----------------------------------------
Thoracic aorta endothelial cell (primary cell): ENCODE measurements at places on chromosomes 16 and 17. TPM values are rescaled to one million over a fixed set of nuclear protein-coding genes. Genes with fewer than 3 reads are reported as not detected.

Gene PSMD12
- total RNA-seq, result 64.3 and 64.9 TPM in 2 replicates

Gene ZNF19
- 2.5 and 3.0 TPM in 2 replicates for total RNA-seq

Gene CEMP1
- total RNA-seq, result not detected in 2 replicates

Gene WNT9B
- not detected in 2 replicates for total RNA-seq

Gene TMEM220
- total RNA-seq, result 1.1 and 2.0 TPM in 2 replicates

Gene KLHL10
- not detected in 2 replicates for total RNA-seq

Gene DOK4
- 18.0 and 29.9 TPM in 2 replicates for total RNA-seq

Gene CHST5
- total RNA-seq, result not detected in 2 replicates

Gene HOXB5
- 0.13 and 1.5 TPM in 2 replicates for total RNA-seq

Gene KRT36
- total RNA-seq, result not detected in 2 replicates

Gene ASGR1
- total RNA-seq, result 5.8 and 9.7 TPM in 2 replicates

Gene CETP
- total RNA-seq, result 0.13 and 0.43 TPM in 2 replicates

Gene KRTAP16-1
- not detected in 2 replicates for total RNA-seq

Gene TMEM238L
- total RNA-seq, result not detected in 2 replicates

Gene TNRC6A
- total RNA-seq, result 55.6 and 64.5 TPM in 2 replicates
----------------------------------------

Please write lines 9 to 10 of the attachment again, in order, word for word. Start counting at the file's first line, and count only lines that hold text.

- not detected in 2 replicates for total RNA-seq

Gene TMEM220